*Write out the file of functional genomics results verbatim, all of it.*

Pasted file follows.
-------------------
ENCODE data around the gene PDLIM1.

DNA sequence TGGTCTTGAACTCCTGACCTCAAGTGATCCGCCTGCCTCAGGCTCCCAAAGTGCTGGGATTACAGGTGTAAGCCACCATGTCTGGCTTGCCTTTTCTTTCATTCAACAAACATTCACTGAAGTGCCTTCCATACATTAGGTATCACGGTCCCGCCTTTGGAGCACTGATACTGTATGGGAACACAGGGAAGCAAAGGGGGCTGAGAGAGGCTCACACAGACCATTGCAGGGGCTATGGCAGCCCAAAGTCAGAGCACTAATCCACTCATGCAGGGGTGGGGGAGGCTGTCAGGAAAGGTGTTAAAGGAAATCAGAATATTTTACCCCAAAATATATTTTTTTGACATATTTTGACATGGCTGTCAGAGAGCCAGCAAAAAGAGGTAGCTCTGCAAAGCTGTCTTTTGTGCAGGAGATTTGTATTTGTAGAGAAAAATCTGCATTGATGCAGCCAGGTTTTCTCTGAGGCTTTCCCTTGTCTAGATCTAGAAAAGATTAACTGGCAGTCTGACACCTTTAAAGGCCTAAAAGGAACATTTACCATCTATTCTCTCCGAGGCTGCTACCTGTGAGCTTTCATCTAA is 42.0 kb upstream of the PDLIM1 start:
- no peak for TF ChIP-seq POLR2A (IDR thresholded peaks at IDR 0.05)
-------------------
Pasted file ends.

ENCODE data around the gene PDLIM1.

DNA sequence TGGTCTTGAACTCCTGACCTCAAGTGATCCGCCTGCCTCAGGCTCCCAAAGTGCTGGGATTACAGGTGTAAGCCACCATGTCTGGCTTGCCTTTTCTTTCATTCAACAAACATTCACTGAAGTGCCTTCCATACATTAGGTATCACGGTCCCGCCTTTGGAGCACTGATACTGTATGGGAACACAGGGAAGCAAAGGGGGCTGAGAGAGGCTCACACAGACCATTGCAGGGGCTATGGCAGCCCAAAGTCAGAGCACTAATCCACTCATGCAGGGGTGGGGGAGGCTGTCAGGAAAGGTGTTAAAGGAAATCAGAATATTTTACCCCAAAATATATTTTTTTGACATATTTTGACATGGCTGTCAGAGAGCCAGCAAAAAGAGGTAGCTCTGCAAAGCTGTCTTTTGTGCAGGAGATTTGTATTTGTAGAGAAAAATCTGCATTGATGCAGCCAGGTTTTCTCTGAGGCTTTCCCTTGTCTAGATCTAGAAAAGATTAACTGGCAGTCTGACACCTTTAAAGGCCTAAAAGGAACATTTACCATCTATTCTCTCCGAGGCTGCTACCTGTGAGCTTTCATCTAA is 42.0 kb upstream of the PDLIM1 start:
- no peak for TF ChIP-seq POLR2A (IDR thresholded peaks at IDR 0.05)